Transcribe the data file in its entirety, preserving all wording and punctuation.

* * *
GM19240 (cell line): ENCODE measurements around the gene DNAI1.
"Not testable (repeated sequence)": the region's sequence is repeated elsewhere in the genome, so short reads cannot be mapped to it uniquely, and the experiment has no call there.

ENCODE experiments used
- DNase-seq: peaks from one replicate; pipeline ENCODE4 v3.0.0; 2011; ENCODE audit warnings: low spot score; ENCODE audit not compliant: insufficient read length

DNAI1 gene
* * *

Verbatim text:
GM19240 (cell line): ENCODE measurements around the gene DNAI1.
"Not testable (repeated sequence)": the region's sequence is repeated elsewhere in the genome, so short reads cannot be mapped to it uniquely, and the experiment has no call there.

ENCODE experiments used
- DNase-seq: peaks from one replicate; pipeline ENCODE4 v3.0.0; 2011; ENCODE audit warnings: low spot score; ENCODE audit not compliant: insufficient read length

DNAI1 gene